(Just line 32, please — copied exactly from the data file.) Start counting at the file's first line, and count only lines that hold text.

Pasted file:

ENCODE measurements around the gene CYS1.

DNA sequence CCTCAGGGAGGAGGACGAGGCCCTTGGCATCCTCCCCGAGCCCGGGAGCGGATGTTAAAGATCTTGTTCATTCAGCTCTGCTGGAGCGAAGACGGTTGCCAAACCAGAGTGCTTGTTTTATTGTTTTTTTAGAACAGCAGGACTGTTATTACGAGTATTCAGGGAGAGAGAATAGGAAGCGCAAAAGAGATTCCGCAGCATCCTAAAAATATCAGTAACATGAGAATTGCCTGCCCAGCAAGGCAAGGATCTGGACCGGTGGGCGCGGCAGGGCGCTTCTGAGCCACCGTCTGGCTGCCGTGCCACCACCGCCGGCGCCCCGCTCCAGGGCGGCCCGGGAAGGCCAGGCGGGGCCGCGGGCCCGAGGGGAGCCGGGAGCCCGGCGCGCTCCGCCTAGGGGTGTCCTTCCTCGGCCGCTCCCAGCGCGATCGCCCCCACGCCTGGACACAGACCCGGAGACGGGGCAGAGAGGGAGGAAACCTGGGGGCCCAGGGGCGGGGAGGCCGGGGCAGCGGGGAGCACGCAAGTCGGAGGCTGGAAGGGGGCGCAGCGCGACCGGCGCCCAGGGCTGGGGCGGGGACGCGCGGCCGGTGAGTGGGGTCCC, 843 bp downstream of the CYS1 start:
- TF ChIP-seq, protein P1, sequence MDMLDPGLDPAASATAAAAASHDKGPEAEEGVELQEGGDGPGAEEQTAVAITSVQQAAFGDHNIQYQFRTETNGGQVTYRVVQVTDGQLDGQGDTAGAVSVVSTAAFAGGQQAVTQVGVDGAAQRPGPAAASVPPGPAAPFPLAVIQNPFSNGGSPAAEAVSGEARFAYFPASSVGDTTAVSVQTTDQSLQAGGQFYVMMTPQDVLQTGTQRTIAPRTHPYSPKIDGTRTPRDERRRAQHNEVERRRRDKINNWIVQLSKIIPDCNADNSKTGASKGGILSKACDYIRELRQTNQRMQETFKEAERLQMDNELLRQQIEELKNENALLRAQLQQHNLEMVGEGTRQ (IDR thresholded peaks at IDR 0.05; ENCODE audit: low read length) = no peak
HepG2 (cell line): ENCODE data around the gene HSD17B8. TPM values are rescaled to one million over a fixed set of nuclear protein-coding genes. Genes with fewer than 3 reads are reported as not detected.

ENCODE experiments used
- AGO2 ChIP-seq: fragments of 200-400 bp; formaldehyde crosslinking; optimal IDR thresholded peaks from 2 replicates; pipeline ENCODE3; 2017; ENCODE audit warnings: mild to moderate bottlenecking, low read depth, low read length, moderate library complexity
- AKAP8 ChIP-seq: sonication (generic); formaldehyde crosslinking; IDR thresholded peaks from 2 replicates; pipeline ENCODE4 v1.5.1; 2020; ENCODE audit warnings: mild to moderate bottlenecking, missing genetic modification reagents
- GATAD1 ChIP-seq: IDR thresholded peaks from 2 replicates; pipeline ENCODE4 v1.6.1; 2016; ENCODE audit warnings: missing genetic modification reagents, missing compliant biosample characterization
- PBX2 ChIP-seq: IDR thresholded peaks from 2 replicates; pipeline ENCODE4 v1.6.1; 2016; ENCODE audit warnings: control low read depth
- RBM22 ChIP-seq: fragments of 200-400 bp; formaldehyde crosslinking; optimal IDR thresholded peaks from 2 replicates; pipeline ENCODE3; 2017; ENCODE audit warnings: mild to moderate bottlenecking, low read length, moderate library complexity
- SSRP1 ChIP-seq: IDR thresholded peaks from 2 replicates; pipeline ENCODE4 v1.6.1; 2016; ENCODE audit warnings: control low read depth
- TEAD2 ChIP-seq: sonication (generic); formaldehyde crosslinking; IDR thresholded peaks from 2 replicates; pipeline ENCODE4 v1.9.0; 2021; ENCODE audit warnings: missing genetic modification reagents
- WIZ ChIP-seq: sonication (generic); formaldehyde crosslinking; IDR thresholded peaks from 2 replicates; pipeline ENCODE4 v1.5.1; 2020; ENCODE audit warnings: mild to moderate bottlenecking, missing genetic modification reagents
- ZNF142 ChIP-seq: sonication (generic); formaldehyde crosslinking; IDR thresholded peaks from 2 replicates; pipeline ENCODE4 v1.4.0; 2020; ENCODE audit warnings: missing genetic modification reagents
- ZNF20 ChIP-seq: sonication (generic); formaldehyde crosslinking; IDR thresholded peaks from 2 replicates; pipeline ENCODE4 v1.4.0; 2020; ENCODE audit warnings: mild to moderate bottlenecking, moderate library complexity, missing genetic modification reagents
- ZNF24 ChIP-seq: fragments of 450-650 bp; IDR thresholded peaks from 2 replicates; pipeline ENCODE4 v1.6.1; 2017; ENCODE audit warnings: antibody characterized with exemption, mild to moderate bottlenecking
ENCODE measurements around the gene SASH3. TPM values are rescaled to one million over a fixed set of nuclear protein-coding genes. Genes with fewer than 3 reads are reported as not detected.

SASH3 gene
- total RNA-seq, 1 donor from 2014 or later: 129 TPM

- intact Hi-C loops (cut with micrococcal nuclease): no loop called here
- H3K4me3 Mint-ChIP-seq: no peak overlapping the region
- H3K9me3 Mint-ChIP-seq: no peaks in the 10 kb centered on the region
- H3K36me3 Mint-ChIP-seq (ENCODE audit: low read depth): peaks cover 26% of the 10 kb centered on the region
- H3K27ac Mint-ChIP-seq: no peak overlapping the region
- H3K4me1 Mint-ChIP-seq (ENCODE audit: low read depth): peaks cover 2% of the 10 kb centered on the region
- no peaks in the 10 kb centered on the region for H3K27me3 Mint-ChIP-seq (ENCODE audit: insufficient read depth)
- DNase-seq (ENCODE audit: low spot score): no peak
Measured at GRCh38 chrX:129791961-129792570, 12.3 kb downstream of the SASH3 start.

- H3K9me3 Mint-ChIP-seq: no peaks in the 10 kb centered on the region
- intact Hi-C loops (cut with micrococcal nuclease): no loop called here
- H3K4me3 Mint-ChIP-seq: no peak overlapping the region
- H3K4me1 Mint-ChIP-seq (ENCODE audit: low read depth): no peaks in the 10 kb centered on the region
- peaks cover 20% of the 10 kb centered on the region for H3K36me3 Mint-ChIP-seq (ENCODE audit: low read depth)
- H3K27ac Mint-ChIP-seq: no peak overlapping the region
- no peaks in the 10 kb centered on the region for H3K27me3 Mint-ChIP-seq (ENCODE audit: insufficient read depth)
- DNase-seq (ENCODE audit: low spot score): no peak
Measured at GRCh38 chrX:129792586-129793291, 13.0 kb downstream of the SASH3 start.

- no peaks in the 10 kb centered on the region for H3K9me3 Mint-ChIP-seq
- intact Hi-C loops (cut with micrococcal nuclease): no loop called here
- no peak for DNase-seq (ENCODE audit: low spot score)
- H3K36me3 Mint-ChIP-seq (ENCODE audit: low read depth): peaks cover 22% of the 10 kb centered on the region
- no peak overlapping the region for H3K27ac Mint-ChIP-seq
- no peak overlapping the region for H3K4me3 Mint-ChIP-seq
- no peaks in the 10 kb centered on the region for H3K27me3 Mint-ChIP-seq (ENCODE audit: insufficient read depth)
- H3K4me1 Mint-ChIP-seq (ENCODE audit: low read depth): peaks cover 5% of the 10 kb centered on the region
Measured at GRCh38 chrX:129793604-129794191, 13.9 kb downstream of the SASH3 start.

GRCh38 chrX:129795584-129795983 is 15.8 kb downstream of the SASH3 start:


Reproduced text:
- H3K4me1 Mint-ChIP-seq (ENCODE audit: low read depth): no peaks in the 10 kb centered on the region